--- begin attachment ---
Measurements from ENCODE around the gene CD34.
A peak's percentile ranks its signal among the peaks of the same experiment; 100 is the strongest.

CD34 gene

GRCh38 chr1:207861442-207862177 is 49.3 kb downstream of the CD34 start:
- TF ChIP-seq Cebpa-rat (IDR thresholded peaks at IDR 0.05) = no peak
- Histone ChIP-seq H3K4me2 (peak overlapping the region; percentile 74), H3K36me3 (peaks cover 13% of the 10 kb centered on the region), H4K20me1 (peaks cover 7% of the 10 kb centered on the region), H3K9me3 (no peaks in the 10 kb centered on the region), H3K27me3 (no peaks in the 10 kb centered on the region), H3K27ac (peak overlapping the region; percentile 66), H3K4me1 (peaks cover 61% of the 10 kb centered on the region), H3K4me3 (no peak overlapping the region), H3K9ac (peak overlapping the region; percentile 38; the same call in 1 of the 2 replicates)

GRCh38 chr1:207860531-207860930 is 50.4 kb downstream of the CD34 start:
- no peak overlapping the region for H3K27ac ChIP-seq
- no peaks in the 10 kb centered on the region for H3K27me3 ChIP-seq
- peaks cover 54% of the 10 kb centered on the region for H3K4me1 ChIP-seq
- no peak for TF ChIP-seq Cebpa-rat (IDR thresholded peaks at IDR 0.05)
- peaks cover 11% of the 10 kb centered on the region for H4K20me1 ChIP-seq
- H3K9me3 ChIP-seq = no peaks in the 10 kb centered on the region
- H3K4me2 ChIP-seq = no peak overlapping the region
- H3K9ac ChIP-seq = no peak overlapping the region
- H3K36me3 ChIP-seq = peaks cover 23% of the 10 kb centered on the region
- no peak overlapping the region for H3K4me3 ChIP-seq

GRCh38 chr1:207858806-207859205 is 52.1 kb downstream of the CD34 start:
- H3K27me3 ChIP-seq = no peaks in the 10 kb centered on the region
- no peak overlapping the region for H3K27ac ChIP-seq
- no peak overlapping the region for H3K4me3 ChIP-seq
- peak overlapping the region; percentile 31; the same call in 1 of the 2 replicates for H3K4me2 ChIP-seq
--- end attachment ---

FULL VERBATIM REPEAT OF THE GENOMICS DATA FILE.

Measurements from ENCODE around the gene CD34.
A peak's percentile ranks its signal among the peaks of the same experiment; 100 is the strongest.

CD34 gene

GRCh38 chr1:207861442-207862177 is 49.3 kb downstream of the CD34 start:
- TF ChIP-seq Cebpa-rat (IDR thresholded peaks at IDR 0.05) = no peak
- Histone ChIP-seq H3K4me2 (peak overlapping the region; percentile 74), H3K36me3 (peaks cover 13% of the 10 kb centered on the region), H4K20me1 (peaks cover 7% of the 10 kb centered on the region), H3K9me3 (no peaks in the 10 kb centered on the region), H3K27me3 (no peaks in the 10 kb centered on the region), H3K27ac (peak overlapping the region; percentile 66), H3K4me1 (peaks cover 61% of the 10 kb centered on the region), H3K4me3 (no peak overlapping the region), H3K9ac (peak overlapping the region; percentile 38; the same call in 1 of the 2 replicates)

GRCh38 chr1:207860531-207860930 is 50.4 kb downstream of the CD34 start:
- no peak overlapping the region for H3K27ac ChIP-seq
- no peaks in the 10 kb centered on the region for H3K27me3 ChIP-seq
- peaks cover 54% of the 10 kb centered on the region for H3K4me1 ChIP-seq
- no peak for TF ChIP-seq Cebpa-rat (IDR thresholded peaks at IDR 0.05)
- peaks cover 11% of the 10 kb centered on the region for H4K20me1 ChIP-seq
- H3K9me3 ChIP-seq = no peaks in the 10 kb centered on the region
- H3K4me2 ChIP-seq = no peak overlapping the region
- H3K9ac ChIP-seq = no peak overlapping the region
- H3K36me3 ChIP-seq = peaks cover 23% of the 10 kb centered on the region
- no peak overlapping the region for H3K4me3 ChIP-seq

GRCh38 chr1:207858806-207859205 is 52.1 kb downstream of the CD34 start:
- H3K27me3 ChIP-seq = no peaks in the 10 kb centered on the region
- no peak overlapping the region for H3K27ac ChIP-seq
- no peak overlapping the region for H3K4me3 ChIP-seq
- peak overlapping the region; percentile 31; the same call in 1 of the 2 replicates for H3K4me2 ChIP-seq